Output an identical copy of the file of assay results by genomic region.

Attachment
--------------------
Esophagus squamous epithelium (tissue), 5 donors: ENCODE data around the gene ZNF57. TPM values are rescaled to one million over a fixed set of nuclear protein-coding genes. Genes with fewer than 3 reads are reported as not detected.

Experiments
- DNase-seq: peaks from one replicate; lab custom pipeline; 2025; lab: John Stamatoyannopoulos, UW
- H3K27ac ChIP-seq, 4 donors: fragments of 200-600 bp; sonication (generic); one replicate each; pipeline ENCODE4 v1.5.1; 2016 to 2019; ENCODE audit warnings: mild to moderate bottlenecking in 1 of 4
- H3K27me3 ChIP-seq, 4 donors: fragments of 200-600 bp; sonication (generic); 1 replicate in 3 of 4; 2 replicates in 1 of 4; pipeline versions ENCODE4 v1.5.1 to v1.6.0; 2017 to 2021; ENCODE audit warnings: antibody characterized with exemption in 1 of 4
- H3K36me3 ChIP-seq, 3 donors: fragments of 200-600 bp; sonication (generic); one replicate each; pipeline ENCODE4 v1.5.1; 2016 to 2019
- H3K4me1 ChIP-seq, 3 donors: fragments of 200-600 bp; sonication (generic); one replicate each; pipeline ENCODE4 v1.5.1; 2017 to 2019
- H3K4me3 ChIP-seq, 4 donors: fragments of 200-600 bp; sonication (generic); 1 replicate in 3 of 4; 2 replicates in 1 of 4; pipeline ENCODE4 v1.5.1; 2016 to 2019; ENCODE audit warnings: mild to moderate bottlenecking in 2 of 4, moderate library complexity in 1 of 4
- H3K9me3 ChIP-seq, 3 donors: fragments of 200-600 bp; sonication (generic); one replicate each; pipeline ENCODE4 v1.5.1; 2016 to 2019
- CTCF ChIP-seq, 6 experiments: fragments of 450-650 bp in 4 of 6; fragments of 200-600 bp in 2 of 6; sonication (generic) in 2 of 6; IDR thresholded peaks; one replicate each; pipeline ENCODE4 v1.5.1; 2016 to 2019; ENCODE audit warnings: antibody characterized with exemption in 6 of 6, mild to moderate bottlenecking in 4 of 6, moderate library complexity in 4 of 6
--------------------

Esophagus squamous epithelium (tissue), 5 donors: ENCODE data around the gene ZNF57. TPM values are rescaled to one million over a fixed set of nuclear protein-coding genes. Genes with fewer than 3 reads are reported as not detected.

Experiments
- DNase-seq: peaks from one replicate; lab custom pipeline; 2025; lab: John Stamatoyannopoulos, UW
- H3K27ac ChIP-seq, 4 donors: fragments of 200-600 bp; sonication (generic); one replicate each; pipeline ENCODE4 v1.5.1; 2016 to 2019; ENCODE audit warnings: mild to moderate bottlenecking in 1 of 4
- H3K27me3 ChIP-seq, 4 donors: fragments of 200-600 bp; sonication (generic); 1 replicate in 3 of 4; 2 replicates in 1 of 4; pipeline versions ENCODE4 v1.5.1 to v1.6.0; 2017 to 2021; ENCODE audit warnings: antibody characterized with exemption in 1 of 4
- H3K36me3 ChIP-seq, 3 donors: fragments of 200-600 bp; sonication (generic); one replicate each; pipeline ENCODE4 v1.5.1; 2016 to 2019
- H3K4me1 ChIP-seq, 3 donors: fragments of 200-600 bp; sonication (generic); one replicate each; pipeline ENCODE4 v1.5.1; 2017 to 2019
- H3K4me3 ChIP-seq, 4 donors: fragments of 200-600 bp; sonication (generic); 1 replicate in 3 of 4; 2 replicates in 1 of 4; pipeline ENCODE4 v1.5.1; 2016 to 2019; ENCODE audit warnings: mild to moderate bottlenecking in 2 of 4, moderate library complexity in 1 of 4
- H3K9me3 ChIP-seq, 3 donors: fragments of 200-600 bp; sonication (generic); one replicate each; pipeline ENCODE4 v1.5.1; 2016 to 2019
- CTCF ChIP-seq, 6 experiments: fragments of 450-650 bp in 4 of 6; fragments of 200-600 bp in 2 of 6; sonication (generic) in 2 of 6; IDR thresholded peaks; one replicate each; pipeline ENCODE4 v1.5.1; 2016 to 2019; ENCODE audit warnings: antibody characterized with exemption in 6 of 6, mild to moderate bottlenecking in 4 of 6, moderate library complexity in 4 of 6